Panto with a social care theme

Mark Drinkwater scours pantomime posters from around the country and discovers a host of productions portraying social care themes during the festive season

It’s behind you! It’s behind you! Actually, it’s in front of you, and it’s panto season. The most enduring appeal of pantomime is that there is something for all the family. The sheer number of faded television stars treading the boards this Christmas means that any show is guaranteed to give you and the visiting in-laws your very own reminiscence-therapy session.

The economic slump provides fertile material for pantos this year. At the Birmingham Hippodrome, singer and Dr Who star John Barrowman leads a cast of merry men in Robin Hood, showing that chancellor Alistair Darling is not the only one with wealth redistribution on his mind.

Dick Whittington, the original economic migrant escaping poverty, makes an appearance at Llandudno’s Venue Cymru with John Challis – Boycie from Only Fools and Horses – playing King “Dirty” Rat.

Social workers visiting Jack and the Beanstalk at Darlington’s Civic Theatre will feel for the young man driven to a life of petty thieving to escape destitution. Though save some of your sympathy for the lowly cast member who lost the toss to become the back end of the cow.

Toby Frow’s adaptation of A Christmas Carol moves the story to Bristol and examines Dickens’ themes of social injustice and poverty. The show features Tiny Tim, the relentlessly optimistic “invalid” son of Bob Cratchit, and the miserly Ebenezer Scrooge who seeks redemption. If only social work always resulted in such happy transformations.

Rehabilitation is a key element of panto revitalising the flagging careers of Z-listers and faded Hollywood stars. After all, Christmas is a time for charity. In Milton Keynes, Henry “The Fonz” Winkler plays the dastardly Captain Hook and in doing so does little to undermine the disabled-person-as-baddie stereotype. He’s appearing in Peter Pan, the swashbuckling tale featuring the Lost Boys – JM Barie’s original feral children. Louisa Lytton from The Bill plays the boy who never grew up. Clearly this “lad” has both gender and developmental issues to deal with.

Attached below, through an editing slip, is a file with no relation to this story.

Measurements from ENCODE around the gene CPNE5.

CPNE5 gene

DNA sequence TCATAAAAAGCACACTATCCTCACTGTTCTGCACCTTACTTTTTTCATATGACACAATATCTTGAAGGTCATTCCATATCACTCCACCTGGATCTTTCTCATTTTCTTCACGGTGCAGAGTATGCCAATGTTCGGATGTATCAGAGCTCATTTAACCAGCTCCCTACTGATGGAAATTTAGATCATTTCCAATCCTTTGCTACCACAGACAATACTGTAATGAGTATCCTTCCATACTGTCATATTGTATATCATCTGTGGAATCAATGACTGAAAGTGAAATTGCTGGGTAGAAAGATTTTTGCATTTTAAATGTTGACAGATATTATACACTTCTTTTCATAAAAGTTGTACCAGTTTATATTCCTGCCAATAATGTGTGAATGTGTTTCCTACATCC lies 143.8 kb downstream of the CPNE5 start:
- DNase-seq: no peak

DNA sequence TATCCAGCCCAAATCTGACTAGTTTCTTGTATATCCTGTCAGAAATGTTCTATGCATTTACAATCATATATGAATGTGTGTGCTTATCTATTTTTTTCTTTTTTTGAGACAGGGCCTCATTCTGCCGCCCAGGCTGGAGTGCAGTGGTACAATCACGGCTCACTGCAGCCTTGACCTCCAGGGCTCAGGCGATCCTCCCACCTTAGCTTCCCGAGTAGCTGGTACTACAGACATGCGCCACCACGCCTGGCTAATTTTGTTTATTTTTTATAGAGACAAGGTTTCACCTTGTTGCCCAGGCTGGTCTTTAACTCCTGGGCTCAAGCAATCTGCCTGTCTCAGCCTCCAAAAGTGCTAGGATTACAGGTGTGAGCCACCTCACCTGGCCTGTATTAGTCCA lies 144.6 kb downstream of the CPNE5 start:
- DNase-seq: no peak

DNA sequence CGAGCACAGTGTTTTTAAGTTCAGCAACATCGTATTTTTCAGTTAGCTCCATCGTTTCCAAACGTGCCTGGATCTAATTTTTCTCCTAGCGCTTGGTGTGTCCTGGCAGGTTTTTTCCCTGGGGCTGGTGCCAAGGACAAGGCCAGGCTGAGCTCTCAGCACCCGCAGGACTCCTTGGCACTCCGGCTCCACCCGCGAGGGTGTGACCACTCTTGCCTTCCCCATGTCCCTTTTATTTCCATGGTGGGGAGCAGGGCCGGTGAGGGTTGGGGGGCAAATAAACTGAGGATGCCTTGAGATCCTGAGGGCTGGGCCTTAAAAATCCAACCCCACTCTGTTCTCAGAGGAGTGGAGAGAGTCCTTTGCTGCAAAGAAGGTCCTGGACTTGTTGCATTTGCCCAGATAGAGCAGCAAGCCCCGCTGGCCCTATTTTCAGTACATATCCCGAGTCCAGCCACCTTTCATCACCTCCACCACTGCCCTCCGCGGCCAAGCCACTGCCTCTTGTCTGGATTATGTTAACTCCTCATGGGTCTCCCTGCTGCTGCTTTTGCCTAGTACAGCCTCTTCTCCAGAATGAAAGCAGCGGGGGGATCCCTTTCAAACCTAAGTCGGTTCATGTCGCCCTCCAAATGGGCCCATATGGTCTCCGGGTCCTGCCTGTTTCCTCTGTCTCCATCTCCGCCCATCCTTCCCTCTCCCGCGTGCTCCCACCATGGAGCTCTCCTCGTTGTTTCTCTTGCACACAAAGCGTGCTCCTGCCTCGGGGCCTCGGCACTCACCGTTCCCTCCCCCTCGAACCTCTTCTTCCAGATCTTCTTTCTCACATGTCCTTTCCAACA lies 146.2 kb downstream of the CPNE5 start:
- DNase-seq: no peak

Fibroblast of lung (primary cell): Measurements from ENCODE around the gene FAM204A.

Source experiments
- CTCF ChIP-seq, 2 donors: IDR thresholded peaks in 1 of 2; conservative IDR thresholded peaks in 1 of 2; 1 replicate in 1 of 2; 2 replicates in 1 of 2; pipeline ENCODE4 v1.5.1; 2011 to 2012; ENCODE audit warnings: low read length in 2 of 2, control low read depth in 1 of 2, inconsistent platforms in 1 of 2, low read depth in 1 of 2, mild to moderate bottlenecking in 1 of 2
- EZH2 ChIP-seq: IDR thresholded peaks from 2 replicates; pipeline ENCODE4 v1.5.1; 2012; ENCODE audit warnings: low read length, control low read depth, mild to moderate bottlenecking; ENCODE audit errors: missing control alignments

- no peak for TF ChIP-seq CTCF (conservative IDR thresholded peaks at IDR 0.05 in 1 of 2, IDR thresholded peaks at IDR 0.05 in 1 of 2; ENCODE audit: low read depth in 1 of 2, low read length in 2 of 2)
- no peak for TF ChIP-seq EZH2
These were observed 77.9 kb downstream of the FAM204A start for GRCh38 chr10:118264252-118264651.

Paul Michael Glaser, Starsky from Starsky and Hutch, trades California for sunny, er, Sunderland. He can be found playing the panto baddie Abanazar in Aladdin a role that will do little to improve local Anglo-Arab relations.

Glaser’s former co-star Antonio Fargas, better known as Huggy Bear, also makes his panto debut in Snow White at the Broadway Theatre, Catford. Snow White is, of course, one of the more controversial pantos – particularly when productions use non-dwarf helpers.

If you have very young children, there are numerous excellent travelling puppet shows. Pick of the bunch is Garlic Theatre’s Old Mother Hubbard. Cash-strapped Ma Hubbard looks in the cupboard only to find it bare. Glove puppets, singing teapots and musical treats explain all. Also worth a mention is Krazy Kat Theatre Company’s Petrushka. Directed by deaf sign-songstress Caroline Parker, the show features integrated sign language throughout.

Many of the plots in today’s pantomimes derive from the Grimm fairytales. Cinderella is the classic tale of slave labour and a wicked step-parent. In the Bristol Hippodrome production, acting legend Mickey Rooney plays Baron Hardup. He will appear alongside former and current Eastenders Michelle Collins and Bobby Davro. Cinderella certainly seems to be the preferred choice for Tinseltown’s refugees as Steve Guttenburg, star of the Police Academy films, also appears in the pumpkin-filled panto in Bromley.

North of the border, the Scottish Youth Theatre gives a new twist to another Grimm tale. Its Sleeping Beauty takes children on a magical journey into Sleeping Beauty’s castle. Our narcoleptic protagonist also makes an appearance at the Unicorn Theatre, London, in Rosy Fordham’s reworking that leads Beauty on a race through time to meet the right prince.

So there you have it: slapstick, buffoonery, innuendo, family fallouts and the triumph of good over evil. Perhaps not so different from a day at the office. But unlike being at work, it’s the one time of year when the booing isn’t being directed at social workers.

To find out what’s on near you visit

This article appears in the 11 December issue under the headline “Panto with a familiar feel”


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